Super Bowl

Kayvon Webster’s journey to Super Bowl began in a packed house in Opa-locka

Denver Broncos cornerback Kayvon Webster poses with Miss Universe Pia Alonzo Wurtzbach during Opening Night for the NFL Super Bowl 50 football game Monday, Feb. 1, 2016, in San Jose, Calif.
Denver Broncos cornerback Kayvon Webster poses with Miss Universe Pia Alonzo Wurtzbach during Opening Night for the NFL Super Bowl 50 football game Monday, Feb. 1, 2016, in San Jose, Calif. AP

Want to know who Kayvon Webster has coming to the Super Bowl from the 3-Oh-5?

You’ll need a minute. And he’ll need a deep breath.

The list is that long.

“I got my mom, my sister, my dad, my uncle, my two brothers, and two of my friends,” Webster said Thursday in the Denver Broncos defensive back’s last meeting with reporters ahead of Super Bowl 50.

And that doesn’t count the many others who will be rooting from home.

“They’re excited,” he added. “They’re putting up for me, they hope I get this ring.”

Webster is a popular guy this week, no doubt. But not just this week.

When you grew up in a home with 10 other people — at least — you’re never really alone.

Before Webster was a key special-teams player for the Broncos, before he was a standout corner at USF, before he was the Miami Herald’s Miami-Dade Defensive Player of Year, he was a kid from Opa-locka with the enormous family.

And they all seemed to live in his grandmother’s house.

“At one time, it might have been 11, with a couple of little stragglers coming in, staying there,” Webster said. “My cousins had a friend who didn’t really have a good home set-up. He stayed there. My house was a welcoming house if you needed somewhere to stay.”

If it sounds cramped, it was. The worst part was having to wait, Webster said — for dinner to be ready, for a bathroom to open up.

But the pluses outweighed the minuses. He never lacked for friends his age. They all went to school together, grew up together.

And they played together — although none was quite like Webster.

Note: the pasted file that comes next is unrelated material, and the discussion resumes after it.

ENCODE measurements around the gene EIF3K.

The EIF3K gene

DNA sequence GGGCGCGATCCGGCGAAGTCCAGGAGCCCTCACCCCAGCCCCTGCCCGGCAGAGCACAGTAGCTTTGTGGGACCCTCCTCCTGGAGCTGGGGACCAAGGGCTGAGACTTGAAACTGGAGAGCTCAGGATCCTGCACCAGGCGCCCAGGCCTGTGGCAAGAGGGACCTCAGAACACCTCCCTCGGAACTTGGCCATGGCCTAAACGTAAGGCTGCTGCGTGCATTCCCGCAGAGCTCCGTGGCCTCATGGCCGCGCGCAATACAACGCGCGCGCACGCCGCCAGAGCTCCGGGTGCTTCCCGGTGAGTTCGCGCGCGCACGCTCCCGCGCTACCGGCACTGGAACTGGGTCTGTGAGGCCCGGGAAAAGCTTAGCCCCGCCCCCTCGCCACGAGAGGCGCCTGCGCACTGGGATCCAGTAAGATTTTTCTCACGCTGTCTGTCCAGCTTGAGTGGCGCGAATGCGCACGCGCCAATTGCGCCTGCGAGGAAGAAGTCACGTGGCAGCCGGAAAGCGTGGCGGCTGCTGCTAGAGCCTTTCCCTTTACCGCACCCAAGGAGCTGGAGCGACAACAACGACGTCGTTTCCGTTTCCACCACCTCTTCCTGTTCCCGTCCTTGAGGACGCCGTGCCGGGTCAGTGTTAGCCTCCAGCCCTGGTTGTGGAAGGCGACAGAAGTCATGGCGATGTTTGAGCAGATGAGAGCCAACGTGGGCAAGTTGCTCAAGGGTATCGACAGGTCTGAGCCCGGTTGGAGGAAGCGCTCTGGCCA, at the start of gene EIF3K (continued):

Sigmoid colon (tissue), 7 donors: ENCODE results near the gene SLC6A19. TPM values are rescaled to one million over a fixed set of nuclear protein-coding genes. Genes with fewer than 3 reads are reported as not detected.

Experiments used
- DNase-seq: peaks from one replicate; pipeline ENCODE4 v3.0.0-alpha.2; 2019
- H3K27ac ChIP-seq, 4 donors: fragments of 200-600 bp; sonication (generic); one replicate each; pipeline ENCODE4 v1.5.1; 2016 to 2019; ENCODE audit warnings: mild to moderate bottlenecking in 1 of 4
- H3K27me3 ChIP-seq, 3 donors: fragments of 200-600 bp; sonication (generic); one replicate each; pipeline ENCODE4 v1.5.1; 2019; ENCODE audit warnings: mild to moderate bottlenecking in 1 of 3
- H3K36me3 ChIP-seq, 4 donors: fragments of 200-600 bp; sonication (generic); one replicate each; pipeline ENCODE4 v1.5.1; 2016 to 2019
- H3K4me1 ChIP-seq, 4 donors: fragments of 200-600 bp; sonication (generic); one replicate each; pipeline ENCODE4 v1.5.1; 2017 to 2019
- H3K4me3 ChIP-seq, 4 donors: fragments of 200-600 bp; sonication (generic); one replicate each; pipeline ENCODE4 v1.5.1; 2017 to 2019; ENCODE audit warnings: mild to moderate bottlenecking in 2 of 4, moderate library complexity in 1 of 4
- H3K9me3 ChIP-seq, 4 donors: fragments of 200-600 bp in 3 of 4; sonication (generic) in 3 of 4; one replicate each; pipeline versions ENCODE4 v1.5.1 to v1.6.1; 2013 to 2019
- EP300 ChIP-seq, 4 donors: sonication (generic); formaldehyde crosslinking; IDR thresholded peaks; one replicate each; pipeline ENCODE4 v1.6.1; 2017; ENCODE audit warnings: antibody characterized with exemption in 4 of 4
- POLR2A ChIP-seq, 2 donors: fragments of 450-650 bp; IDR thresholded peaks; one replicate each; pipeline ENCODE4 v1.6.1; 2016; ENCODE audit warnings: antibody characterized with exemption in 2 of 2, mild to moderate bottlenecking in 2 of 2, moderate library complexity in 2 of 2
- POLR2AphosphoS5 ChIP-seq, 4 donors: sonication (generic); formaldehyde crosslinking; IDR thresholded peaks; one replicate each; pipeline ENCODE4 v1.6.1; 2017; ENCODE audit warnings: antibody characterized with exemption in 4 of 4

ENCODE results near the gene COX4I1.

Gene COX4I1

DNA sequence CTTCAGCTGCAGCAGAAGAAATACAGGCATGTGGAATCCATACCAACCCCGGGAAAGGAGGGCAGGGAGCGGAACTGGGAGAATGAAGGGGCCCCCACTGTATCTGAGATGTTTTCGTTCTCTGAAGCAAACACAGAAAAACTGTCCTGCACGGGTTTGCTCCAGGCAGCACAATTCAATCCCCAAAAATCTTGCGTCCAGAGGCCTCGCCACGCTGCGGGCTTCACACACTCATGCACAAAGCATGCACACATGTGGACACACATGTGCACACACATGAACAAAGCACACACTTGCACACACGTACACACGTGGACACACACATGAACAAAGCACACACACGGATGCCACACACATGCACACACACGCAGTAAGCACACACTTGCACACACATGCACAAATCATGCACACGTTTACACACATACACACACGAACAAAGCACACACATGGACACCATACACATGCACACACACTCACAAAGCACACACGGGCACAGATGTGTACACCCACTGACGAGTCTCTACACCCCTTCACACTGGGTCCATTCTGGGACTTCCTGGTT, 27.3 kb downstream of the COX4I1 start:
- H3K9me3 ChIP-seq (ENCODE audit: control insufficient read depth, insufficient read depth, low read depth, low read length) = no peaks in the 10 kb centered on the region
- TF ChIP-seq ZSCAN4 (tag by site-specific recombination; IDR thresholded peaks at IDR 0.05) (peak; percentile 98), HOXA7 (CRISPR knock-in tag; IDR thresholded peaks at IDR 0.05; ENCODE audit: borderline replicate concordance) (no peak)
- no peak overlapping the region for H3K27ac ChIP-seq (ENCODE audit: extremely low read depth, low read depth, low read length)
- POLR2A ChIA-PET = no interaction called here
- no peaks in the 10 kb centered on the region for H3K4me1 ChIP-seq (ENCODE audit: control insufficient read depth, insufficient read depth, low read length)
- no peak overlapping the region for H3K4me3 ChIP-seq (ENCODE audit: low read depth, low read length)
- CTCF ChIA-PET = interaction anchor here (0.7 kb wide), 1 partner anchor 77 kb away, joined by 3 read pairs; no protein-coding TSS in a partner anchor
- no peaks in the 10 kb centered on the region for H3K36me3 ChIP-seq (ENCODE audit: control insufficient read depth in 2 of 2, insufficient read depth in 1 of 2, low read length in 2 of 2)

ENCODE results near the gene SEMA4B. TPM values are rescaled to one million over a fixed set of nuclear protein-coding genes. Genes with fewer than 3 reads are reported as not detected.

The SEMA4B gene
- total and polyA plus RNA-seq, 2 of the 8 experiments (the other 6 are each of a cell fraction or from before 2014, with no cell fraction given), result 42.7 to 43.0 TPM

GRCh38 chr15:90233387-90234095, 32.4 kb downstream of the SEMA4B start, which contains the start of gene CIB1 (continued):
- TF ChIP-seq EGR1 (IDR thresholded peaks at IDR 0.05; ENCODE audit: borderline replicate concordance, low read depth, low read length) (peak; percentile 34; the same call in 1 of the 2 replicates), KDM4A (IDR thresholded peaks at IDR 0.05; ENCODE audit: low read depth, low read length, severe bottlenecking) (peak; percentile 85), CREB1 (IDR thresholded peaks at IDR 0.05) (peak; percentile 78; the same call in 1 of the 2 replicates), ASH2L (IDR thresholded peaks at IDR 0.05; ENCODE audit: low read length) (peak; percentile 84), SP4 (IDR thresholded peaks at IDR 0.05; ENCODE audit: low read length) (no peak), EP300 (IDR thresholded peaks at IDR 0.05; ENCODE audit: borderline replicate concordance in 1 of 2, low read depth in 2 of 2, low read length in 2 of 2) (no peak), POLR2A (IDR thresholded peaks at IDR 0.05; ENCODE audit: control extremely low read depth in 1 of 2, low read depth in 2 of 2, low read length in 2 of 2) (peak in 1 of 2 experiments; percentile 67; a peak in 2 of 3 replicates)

He wasn’t just one of the fastest kids at Monsignor Pace High. He was one of the fastest kids in the state.

But football was his true love, and he did it all at Pace — offense, defense and special teams. Ironically, his inspiration to take up the game came from the Broncos’ Super Bowl win over the Falcons 17 years ago.

“I loved Denver from when I was growing up,” he said. “I saw that game and started playing right after that.”

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After a heralded prep career, Webster chose USF over other suitors, and he excelled in both football and track for the Bulls.

The Broncos were impressed enough to use a third-round pick on him in 2013. In his three years as a pro, Webster has been a role player for Denver, starting just two games — both this season.

But his true value is on special teams; he earned the kicking teams’ game ball for his performance in the playoff win against the Steelers on Jan. 17.

“He’s really worked at it to become one of the top guys going right now at this time of year,” said Broncos special-teams coordinator Joe DeCamillis. “… All of our guys have really learned to play for each other. He does a lot of things that don’t show up on the field as the big, big plays. He’s doing a lot of the dirty work, which is good to see.”

Webster added: “I just want to show everybody that if you have a strong mind, you can do anything that you want to do. You’ve just got to stay focused and positive.”

And it helps to have a houseful of support.

Adam H. Beasley: 305-376-3565, @AdamHBeasley

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